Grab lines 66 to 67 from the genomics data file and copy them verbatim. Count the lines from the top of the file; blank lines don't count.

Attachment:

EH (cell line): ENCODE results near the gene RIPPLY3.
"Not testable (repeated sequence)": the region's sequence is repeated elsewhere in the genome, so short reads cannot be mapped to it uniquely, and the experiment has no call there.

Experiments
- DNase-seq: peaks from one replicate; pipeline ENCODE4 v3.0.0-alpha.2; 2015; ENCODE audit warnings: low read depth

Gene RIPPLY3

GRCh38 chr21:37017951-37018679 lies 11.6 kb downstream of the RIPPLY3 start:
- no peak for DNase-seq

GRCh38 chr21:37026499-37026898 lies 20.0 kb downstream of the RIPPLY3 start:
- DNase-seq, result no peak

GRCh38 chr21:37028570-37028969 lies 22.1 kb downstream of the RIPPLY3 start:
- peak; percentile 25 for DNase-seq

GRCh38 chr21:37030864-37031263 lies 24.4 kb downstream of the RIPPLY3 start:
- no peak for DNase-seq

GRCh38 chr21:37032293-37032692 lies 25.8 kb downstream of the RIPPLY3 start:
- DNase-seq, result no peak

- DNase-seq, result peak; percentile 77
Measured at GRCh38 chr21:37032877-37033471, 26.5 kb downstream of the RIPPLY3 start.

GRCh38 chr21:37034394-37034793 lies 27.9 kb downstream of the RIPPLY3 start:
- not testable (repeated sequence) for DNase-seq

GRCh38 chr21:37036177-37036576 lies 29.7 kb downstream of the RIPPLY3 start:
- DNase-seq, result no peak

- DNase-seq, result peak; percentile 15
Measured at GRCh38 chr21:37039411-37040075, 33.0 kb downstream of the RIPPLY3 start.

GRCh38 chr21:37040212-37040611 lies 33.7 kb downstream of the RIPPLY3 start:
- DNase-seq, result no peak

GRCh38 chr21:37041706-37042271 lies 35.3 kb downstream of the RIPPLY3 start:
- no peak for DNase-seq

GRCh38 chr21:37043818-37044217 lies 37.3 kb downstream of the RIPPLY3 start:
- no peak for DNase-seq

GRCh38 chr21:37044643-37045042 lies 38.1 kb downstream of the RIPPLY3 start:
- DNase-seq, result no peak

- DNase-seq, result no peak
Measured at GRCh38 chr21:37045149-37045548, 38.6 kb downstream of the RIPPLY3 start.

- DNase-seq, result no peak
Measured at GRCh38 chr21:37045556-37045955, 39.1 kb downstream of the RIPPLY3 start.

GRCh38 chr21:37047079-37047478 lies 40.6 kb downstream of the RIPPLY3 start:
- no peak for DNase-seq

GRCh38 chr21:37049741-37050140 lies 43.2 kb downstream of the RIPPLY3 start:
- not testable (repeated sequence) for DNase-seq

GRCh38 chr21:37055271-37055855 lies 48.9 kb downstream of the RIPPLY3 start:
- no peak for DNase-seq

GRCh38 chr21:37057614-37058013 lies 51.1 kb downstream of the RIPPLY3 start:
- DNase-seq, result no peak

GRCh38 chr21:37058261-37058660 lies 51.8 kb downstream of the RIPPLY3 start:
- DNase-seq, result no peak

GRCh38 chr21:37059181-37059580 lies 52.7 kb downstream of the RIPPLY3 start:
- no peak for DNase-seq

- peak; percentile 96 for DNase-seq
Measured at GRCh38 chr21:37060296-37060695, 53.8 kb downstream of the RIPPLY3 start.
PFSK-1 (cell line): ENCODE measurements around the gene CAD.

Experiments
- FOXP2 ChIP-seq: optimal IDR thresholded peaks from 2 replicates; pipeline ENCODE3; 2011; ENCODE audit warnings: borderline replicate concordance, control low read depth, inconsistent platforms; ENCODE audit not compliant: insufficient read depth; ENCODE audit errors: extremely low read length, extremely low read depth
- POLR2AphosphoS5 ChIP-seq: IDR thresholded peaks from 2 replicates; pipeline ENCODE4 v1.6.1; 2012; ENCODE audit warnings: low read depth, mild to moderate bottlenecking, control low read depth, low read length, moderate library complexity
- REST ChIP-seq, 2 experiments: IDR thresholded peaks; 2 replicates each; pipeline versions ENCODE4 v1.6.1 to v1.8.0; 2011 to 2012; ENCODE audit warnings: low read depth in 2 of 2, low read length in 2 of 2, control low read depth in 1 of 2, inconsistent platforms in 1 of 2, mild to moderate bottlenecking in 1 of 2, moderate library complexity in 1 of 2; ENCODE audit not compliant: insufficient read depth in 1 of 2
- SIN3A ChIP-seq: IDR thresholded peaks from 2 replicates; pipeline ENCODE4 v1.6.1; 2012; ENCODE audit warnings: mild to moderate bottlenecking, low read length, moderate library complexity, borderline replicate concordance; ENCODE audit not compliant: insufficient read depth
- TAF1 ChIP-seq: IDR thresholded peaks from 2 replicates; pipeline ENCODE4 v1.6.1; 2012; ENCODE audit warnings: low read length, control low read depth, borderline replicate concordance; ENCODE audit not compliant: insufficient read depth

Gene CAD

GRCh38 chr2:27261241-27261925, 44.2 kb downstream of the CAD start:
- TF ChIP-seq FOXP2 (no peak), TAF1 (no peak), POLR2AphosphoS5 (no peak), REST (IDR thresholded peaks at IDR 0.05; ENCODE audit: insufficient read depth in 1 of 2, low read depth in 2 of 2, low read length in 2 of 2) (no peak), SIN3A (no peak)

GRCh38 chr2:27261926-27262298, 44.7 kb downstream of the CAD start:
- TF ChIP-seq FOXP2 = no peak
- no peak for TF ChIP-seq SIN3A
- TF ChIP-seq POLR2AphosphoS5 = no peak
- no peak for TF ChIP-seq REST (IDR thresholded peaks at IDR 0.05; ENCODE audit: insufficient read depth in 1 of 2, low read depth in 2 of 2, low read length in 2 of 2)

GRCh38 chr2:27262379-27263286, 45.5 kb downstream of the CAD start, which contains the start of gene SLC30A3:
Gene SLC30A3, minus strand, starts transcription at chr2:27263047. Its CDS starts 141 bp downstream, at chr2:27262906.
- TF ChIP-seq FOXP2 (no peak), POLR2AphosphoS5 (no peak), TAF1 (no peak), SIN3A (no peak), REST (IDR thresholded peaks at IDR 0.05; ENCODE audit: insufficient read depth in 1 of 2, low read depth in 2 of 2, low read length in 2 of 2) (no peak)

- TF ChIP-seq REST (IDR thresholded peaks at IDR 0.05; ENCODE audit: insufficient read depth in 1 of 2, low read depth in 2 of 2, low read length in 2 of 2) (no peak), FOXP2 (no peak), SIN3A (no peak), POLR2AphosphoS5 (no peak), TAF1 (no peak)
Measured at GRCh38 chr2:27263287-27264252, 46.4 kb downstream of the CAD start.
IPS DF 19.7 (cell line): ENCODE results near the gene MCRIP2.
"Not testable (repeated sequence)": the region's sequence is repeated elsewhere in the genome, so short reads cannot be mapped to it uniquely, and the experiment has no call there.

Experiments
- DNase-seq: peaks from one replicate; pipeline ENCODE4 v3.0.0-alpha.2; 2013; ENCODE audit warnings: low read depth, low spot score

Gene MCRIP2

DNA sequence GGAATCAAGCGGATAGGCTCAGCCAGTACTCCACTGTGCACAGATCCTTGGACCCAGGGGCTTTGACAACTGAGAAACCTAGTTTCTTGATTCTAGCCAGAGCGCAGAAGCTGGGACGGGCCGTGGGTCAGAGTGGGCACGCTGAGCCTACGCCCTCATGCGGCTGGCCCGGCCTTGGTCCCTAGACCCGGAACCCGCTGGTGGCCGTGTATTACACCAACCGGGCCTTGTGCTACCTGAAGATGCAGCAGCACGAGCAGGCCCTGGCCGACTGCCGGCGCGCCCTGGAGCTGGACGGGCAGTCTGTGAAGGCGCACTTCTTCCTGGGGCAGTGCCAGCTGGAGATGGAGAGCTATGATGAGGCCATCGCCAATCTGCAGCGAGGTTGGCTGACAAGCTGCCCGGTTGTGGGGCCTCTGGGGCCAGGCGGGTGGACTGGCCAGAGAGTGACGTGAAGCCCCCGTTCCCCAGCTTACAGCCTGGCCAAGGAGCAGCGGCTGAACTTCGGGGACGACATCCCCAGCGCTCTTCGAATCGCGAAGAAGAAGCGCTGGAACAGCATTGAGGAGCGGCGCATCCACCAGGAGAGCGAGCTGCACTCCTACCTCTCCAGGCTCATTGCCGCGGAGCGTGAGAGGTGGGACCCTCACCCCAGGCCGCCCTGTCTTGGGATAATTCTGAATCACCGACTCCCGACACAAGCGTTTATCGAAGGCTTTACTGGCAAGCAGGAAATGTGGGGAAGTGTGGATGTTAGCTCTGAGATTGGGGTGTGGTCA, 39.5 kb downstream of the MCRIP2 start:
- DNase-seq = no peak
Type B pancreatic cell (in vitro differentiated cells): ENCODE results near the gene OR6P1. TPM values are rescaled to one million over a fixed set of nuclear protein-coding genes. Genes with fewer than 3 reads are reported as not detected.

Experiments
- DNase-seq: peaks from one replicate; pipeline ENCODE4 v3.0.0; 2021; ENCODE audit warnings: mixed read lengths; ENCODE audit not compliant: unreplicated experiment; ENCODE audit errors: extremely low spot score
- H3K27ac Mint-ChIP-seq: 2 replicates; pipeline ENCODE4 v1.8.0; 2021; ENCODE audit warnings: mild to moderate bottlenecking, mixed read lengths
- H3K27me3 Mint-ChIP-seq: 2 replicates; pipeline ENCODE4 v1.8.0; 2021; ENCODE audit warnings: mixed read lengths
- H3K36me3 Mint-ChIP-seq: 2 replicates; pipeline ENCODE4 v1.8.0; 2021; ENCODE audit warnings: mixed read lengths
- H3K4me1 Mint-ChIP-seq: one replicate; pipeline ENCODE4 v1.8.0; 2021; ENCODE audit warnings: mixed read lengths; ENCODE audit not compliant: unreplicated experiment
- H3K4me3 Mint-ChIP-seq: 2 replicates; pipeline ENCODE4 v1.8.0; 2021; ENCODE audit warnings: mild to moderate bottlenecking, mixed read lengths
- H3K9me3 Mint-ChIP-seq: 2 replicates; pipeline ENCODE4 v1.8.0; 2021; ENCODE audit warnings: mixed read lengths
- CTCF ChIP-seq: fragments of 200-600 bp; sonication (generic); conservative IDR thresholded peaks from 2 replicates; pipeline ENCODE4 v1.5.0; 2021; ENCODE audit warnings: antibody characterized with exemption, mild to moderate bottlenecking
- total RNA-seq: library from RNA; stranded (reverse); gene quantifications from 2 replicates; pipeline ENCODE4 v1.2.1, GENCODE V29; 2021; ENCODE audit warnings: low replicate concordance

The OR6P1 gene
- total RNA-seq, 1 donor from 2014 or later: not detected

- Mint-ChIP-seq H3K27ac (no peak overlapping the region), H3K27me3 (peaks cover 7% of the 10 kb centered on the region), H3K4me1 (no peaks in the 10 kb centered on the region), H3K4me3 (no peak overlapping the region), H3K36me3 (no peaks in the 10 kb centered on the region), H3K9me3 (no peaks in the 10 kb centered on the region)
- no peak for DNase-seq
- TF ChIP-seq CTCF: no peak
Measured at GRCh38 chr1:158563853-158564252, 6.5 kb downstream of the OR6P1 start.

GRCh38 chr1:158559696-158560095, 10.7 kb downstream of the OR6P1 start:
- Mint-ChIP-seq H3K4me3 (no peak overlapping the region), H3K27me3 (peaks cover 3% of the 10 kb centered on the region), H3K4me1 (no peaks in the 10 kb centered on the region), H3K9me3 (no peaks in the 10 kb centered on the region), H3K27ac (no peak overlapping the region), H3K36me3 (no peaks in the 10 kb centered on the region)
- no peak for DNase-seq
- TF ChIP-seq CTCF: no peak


Gene SLC30A3, minus strand, starts transcription at chr2:27263047. Its CDS starts 141 bp downstream, at chr2:27262906.
- TF ChIP-seq FOXP2 (no peak), POLR2AphosphoS5 (no peak), TAF1 (no peak), SIN3A (no peak), REST (IDR thresholded peaks at IDR 0.05; ENCODE audit: insufficient read depth in 1 of 2, low read depth in 2 of 2, low read length in 2 of 2) (no peak)